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I have a C# progranm that is using a Flash control to play a movie. The problem I'm having is when I try to send a message to Actionscript before the movie has completely loaded I receive an error. To resolve the problem I set a timer to wait 1 second before continuing. That in turn created a different problem because I'm now running on a different thread. To resolve that problem I've tried using Invoke in the timer event handler but it doesn't seem to actually invoke the method for some reason. I can see that 50% of the cpu is being used by the process but it never comes back from the Invoke statement. I have looked at a number of questions and I have tried 4 or 5 of different ways to use the Invoke and BegainInvoke methods. The design of my applications is that I have a main class that instantiates the form. The constructor of the form loads and starts to play the movie. The main class sets the timer and the tries to show the form, which is where the problem occurrs.

    public MyClass()
    {
        demoForm = new DemoForm();

        timer.Elapsed += new ElapsedEventHandler(engine);

        timer.Interval = 1000;
        timer.Enabled = true;

        for (int i = 0; ; i++)
            counter++;
    }

    private void engine(Object source, ElapsedEventArgs e)
    {

        timer.Enabled = false;

        if (demoForm.InvokeRequired)
        {
            demoForm.BeginInvoke(new MethodInvoker(sendNextMessage));
        }
        else
        {
            sendNextMessage();
        }

    }

    private void sendNextMessage()
    {
        // It never gets here!!!
    }
share|improve this question
    
I think you should be using demoForm.Invoke(new MethodInvoker(sendNextMessage)); instead of demoForm.BeginInvoke(new MethodInvoker(sendNextMessage));. –  Nikola Malešević Aug 20 '12 at 20:39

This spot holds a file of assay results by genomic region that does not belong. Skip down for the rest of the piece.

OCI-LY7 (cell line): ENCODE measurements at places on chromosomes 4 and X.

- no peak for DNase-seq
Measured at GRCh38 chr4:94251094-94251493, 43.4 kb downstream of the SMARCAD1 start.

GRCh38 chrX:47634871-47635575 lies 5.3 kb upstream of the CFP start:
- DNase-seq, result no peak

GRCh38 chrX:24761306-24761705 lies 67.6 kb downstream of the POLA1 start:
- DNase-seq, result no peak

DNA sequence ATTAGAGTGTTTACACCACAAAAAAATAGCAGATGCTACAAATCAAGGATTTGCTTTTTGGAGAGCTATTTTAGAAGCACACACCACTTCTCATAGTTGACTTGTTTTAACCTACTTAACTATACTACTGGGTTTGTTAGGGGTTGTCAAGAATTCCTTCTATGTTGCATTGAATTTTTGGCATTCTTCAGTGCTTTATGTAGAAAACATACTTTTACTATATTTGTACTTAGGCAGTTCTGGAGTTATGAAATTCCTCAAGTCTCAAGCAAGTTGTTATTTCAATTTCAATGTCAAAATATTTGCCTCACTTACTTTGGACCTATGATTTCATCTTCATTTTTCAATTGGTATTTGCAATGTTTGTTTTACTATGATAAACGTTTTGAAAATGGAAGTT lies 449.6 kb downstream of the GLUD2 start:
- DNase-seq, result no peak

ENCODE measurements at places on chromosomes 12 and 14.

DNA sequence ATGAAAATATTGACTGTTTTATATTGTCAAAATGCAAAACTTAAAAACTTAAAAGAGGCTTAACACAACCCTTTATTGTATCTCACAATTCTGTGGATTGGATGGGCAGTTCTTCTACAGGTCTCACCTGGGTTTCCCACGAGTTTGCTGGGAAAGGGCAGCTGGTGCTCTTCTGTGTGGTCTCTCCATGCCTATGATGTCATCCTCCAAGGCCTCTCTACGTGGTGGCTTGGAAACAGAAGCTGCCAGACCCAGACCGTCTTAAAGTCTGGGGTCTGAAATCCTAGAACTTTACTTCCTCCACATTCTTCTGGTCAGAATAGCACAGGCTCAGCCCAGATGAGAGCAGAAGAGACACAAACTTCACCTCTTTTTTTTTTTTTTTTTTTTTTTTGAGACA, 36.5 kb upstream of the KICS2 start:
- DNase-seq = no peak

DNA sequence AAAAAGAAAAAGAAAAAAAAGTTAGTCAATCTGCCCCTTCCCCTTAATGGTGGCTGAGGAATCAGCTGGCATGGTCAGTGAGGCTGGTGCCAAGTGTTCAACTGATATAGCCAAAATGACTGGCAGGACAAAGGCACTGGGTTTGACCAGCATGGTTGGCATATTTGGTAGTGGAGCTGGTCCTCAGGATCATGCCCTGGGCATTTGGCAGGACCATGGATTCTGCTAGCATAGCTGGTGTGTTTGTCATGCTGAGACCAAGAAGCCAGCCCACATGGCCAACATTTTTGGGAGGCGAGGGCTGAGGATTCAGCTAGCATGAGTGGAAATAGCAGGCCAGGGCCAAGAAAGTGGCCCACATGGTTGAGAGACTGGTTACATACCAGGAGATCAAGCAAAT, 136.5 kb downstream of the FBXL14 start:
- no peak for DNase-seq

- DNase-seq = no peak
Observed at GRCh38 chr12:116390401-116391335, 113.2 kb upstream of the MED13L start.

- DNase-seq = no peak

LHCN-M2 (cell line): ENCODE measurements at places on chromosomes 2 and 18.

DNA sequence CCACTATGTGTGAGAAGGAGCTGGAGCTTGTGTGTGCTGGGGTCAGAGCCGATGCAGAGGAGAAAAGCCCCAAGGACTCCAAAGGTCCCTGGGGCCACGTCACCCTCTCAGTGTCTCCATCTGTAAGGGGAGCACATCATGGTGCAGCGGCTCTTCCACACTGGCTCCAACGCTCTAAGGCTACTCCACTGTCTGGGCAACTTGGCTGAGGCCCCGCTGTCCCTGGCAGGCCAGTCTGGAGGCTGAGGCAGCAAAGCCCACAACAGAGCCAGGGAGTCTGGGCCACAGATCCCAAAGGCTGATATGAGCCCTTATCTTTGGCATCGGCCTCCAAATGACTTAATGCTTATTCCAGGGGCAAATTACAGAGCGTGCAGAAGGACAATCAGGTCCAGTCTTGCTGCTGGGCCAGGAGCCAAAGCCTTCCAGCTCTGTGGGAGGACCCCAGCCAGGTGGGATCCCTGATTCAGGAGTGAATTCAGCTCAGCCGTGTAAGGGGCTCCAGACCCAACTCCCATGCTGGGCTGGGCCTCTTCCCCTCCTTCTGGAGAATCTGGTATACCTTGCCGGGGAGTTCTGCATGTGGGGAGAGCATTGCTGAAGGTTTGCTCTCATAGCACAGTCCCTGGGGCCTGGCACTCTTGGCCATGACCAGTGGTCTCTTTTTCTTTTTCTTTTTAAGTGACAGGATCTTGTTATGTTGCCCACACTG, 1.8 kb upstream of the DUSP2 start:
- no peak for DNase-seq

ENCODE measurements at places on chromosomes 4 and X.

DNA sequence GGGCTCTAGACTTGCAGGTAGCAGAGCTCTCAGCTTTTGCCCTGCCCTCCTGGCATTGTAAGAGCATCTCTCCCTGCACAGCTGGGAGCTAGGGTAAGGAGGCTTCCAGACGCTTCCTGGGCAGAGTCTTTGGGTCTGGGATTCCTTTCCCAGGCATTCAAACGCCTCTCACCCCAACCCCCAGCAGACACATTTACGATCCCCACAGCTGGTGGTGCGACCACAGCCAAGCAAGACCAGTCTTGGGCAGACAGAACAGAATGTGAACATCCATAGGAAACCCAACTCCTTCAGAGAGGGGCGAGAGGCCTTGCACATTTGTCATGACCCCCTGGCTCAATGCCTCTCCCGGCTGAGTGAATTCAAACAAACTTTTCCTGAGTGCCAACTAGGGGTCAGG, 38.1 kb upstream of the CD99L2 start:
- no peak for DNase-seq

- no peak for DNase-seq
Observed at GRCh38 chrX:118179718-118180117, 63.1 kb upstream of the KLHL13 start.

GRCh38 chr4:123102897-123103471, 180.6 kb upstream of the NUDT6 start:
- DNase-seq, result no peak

Thanks for the response. I have tried using both BeginInvoke and Invoke with the same result. –  Gary Aug 20 '12 at 20:46
    
Yes, I have just tested this myself. Perhaps there is something in DemoForm's constructor that is blocking it from being created? So when the timer kicks in, it's constructor is still running. –  Nikola Malešević Aug 20 '12 at 20:55

1 Answer 1

up vote 3 down vote accepted

This is an infinite busy loop:

  for (int i = 0; ; i++)
        counter++;

The construction of your object will never complete, and you are probably blocking the GUI thread which will prevent any messages from being handled, including the Invoke.

You are probably seeing 50% CPU usage because you have a dual core processor. One of the cores is sitting in the busy loop repeatedly incrementing the counter. The other core is idle.

You say that you were using the loop to prevent the application from terminating, but this is not the correct way to do it. You should call Application.Run from the main method. Visual Studio adds this code automatically for you when you create a new Windows Forms project.

Suggestion

Create two forms. Put the Flash control in its own form and show that form first. When that form is closed, you can then open the second form to show the rest of your application.

share|improve this answer
    
No, when the timer elapses it will execute the event handler, which is the engine method. This all works until the statement demoForm.BeginInvoke(new MethodInvoker(sendNextMessage)); It never comes back after that. –  Gary Aug 20 '12 at 20:41
    
-1. While this certainly is an infinite loop, the problem is of completely different nature. The timer is running on a different thread, so I cannot see this as an answer to the question. –  Nikola Malešević Aug 20 '12 at 20:42
1  
@NikolaMalešević: The timer posts events to the message queue. But the infinite loop will prevent any messages from being handled. –  Mark Byers Aug 20 '12 at 20:43
    
When I changed the statement counter++ to Applications.DoEvents() it worked. Thanks for the response. –  Gary Aug 20 '12 at 20:49
    
@MarkByers Nope, just tested this, the timer fires up and sendNextMessage() is called every second. –  Nikola Malešević Aug 20 '12 at 20:52

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